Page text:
By RENE TORRES
Special to the Parade
Softball for girls in the Rio Grande Valley took its inaugural bow in the middle of the 1920s. Since then, many players have come and gone, and what we remember about some is only their names left embedded in the record books.
Somebody said once that if you want to be remembered after your playing days are over, you have to do one of two things—“do something worth writing about or write sometime worth reading.”
In this modern-era of valley softball pitchers, there is no doubt that many have blossomed and gone on to put some outstanding numbers in the books, but I doubt if few could match the pitching feats of Dorothy Hale.
The “tiny” horsehide twirler was the ace of the Mercedes Junior High softball teams of 1927, 1928 and 1929.
Dorothy could pitch from sun up to sun down as she did in 1929. What about a 13-year-old pitcher hurling four games in one day and going out another day to pitch three more and winning all seven?
Impossible! Not for Dorothy, in a three-year period, she led her school and playground teams to 30 victories with no defeats. And in the process, the Mercedes juniors swept the County Softball Championship tournament three years in a row and the district title once.
In three games, during the county meet, the team was circling the bases and putting up some amazing numbers on the board – the Mercedes girls scored 75 runs while their opponents made nine scores.
About the only close game they experienced throughout their history was a 9-5 game in one of the county meets. For the most part, any team they faced was duck soup – scoring up to 50 runs against some opponents.
Was there ever a moment when the pitching ace was in a situation where she might be pulled out of a game? Yes, it came in the championship game of the district meet in 1929.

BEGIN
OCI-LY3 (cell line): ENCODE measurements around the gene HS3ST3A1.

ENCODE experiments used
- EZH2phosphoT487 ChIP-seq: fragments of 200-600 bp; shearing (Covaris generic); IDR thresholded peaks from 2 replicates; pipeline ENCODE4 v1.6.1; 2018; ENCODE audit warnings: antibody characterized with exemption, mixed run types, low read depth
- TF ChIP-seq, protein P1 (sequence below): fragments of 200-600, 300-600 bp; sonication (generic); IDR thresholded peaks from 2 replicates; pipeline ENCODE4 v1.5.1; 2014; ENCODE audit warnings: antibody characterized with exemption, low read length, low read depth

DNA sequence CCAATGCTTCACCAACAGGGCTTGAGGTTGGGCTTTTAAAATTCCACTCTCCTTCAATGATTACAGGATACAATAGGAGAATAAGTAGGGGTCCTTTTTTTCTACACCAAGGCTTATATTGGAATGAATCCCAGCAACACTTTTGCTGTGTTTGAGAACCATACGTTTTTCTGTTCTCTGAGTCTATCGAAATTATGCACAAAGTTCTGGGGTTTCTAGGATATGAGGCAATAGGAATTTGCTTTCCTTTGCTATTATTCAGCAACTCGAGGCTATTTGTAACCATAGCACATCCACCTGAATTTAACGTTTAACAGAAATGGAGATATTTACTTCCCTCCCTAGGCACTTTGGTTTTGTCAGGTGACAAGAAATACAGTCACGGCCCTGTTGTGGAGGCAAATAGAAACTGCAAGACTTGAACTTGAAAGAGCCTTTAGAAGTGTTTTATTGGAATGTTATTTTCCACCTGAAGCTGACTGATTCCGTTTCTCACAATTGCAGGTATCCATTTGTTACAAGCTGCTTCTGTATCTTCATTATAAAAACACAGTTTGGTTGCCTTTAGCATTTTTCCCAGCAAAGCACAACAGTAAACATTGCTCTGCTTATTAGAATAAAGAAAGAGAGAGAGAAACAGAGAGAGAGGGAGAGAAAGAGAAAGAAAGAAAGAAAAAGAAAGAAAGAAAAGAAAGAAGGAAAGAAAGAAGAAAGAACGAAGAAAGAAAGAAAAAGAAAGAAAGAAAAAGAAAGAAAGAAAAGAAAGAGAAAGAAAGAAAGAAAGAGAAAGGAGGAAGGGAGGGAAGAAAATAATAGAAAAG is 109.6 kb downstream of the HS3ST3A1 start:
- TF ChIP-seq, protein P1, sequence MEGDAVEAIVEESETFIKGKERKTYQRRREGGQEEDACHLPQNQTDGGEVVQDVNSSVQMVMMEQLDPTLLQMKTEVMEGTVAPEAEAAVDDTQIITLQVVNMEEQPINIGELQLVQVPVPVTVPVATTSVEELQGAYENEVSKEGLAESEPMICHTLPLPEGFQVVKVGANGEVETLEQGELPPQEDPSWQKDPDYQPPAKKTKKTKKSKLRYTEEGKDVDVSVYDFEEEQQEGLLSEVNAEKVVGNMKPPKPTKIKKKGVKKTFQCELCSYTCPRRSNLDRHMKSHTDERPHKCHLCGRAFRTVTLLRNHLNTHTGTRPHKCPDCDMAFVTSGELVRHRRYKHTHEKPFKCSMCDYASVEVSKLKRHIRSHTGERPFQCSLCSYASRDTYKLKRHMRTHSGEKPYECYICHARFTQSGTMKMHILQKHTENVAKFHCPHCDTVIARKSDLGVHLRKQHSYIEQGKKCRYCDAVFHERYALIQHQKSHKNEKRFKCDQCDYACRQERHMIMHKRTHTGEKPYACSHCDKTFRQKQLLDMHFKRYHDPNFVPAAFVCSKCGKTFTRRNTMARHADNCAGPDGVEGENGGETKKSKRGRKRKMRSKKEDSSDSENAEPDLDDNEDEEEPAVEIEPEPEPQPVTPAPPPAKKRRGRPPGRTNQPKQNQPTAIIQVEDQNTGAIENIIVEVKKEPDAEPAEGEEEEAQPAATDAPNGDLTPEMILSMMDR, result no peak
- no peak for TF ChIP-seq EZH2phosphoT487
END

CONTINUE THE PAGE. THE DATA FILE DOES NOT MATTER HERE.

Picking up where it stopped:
Dorothy told her coach that she could not continue to pitch because she had a “tummy ache,” but she remained in the game when the coach refused to yank her for someone else.
Although Dorothy attracted the most attention – there were other unsung heroes on the team. Like Geraldine Bone, a first baseman, who could snag wild tosses from other players whether they were high, low, wide or handsome, and with either hand.
In addition to playing a sensational first base – she could also swing for the fences. Geraldine hit three home runs in one game, thus earning the nickname “Babe Ruth” of the Hidalgo County League.
A good pitcher has to have a reliable catcher. With Lydia Adame behind the plate – it was a winning combination. Adame also proved to be a potent dose with the hickory stick as she led the team in overall hitting.
As a result of three county championships, Mercedes came into permanent possession of the county championship “Silver Loving Cup.”
Members of the 1929 team were: Lydia Adame, catcher; Dorothy Hale, pitcher; Geraldine, first base; Patricia Adame, second base; Mercedes Chapa, third base; Grace Reagh, first fielder; Cecilia Mendez, second fielder; Amelia Adame, middle fielder; Hortencia Champion, second shortstop; and Dudce Pue, first shortstop.
Did Dorothy move on to bigger and better things? We don’t know. But one thing for sure, she was a darling on the field and the sparkle of every diamond.